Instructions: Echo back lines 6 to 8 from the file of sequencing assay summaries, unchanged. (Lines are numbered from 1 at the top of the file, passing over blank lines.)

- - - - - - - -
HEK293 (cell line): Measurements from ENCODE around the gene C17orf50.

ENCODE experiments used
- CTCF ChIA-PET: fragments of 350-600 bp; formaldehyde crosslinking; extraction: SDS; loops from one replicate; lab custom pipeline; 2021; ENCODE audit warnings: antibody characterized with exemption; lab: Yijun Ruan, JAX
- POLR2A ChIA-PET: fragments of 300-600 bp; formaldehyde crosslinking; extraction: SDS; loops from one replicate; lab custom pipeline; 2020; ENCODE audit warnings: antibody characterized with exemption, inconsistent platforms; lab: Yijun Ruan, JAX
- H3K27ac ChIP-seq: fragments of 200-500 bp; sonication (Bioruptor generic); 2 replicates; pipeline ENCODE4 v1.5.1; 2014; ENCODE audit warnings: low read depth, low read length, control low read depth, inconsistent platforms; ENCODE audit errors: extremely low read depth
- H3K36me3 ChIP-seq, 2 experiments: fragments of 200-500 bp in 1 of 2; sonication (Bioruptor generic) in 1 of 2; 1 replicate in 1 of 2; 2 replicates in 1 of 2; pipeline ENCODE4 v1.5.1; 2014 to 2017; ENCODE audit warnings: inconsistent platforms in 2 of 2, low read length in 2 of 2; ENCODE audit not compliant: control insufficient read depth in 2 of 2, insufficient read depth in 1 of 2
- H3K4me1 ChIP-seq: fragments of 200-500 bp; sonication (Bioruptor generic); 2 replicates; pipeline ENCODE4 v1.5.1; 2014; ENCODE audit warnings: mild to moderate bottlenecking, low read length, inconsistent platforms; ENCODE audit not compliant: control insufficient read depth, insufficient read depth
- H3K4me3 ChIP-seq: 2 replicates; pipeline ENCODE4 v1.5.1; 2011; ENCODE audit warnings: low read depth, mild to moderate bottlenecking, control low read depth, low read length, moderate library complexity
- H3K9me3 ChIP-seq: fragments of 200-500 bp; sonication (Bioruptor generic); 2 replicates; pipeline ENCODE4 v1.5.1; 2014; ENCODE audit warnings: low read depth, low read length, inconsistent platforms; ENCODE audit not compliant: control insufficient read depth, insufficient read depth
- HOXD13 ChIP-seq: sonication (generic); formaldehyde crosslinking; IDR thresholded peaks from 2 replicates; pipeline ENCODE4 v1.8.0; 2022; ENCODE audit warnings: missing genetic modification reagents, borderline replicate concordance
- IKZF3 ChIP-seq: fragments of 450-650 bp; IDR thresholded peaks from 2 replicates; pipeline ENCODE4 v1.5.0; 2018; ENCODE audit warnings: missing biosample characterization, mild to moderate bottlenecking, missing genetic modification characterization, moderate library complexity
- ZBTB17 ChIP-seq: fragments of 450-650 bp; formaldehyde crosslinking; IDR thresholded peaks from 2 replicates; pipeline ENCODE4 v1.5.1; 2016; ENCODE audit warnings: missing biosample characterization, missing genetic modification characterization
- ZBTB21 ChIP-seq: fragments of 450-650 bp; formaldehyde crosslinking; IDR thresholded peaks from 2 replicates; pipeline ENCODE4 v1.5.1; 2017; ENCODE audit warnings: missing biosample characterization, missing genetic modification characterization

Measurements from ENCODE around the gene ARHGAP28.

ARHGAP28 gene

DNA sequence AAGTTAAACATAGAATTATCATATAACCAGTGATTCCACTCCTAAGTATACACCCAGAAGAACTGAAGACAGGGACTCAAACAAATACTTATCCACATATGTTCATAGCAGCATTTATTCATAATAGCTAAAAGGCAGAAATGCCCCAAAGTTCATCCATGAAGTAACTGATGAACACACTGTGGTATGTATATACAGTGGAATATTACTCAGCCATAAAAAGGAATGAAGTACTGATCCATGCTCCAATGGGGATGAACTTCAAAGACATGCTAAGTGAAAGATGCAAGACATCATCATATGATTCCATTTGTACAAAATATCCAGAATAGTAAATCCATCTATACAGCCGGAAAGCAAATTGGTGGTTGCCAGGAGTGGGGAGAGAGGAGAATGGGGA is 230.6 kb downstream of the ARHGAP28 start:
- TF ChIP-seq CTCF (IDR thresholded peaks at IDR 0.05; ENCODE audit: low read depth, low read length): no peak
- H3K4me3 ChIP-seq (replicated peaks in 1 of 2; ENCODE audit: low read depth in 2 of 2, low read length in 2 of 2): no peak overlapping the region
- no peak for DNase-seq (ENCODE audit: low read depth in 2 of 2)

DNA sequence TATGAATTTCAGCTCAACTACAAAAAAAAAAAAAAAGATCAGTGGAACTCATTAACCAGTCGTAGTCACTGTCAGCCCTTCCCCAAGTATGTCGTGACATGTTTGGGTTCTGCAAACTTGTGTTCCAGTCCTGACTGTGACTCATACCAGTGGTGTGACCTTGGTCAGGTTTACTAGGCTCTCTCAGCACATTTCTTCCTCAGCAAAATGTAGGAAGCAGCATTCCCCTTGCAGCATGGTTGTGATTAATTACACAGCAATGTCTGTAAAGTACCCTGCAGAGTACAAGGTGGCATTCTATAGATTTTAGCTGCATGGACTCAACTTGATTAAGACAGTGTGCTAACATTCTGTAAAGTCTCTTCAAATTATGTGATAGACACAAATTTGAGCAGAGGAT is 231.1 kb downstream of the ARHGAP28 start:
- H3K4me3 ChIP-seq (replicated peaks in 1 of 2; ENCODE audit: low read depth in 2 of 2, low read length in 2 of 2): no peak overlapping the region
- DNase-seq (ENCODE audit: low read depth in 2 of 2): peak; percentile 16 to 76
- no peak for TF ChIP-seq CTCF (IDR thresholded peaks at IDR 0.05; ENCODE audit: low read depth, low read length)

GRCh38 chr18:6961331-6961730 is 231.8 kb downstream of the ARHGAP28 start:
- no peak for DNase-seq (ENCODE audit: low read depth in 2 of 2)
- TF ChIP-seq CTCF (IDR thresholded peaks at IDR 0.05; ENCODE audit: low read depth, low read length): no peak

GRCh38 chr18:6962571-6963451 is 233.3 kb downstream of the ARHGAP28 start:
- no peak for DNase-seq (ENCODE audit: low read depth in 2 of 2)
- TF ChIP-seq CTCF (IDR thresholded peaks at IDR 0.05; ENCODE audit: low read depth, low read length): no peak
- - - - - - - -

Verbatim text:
- H3K36me3 ChIP-seq, 2 experiments: fragments of 200-500 bp in 1 of 2; sonication (Bioruptor generic) in 1 of 2; 1 replicate in 1 of 2; 2 replicates in 1 of 2; pipeline ENCODE4 v1.5.1; 2014 to 2017; ENCODE audit warnings: inconsistent platforms in 2 of 2, low read length in 2 of 2; ENCODE audit not compliant: control insufficient read depth in 2 of 2, insufficient read depth in 1 of 2
- H3K4me1 ChIP-seq: fragments of 200-500 bp; sonication (Bioruptor generic); 2 replicates; pipeline ENCODE4 v1.5.1; 2014; ENCODE audit warnings: mild to moderate bottlenecking, low read length, inconsistent platforms; ENCODE audit not compliant: control insufficient read depth, insufficient read depth
- H3K4me3 ChIP-seq: 2 replicates; pipeline ENCODE4 v1.5.1; 2011; ENCODE audit warnings: low read depth, mild to moderate bottlenecking, control low read depth, low read length, moderate library complexity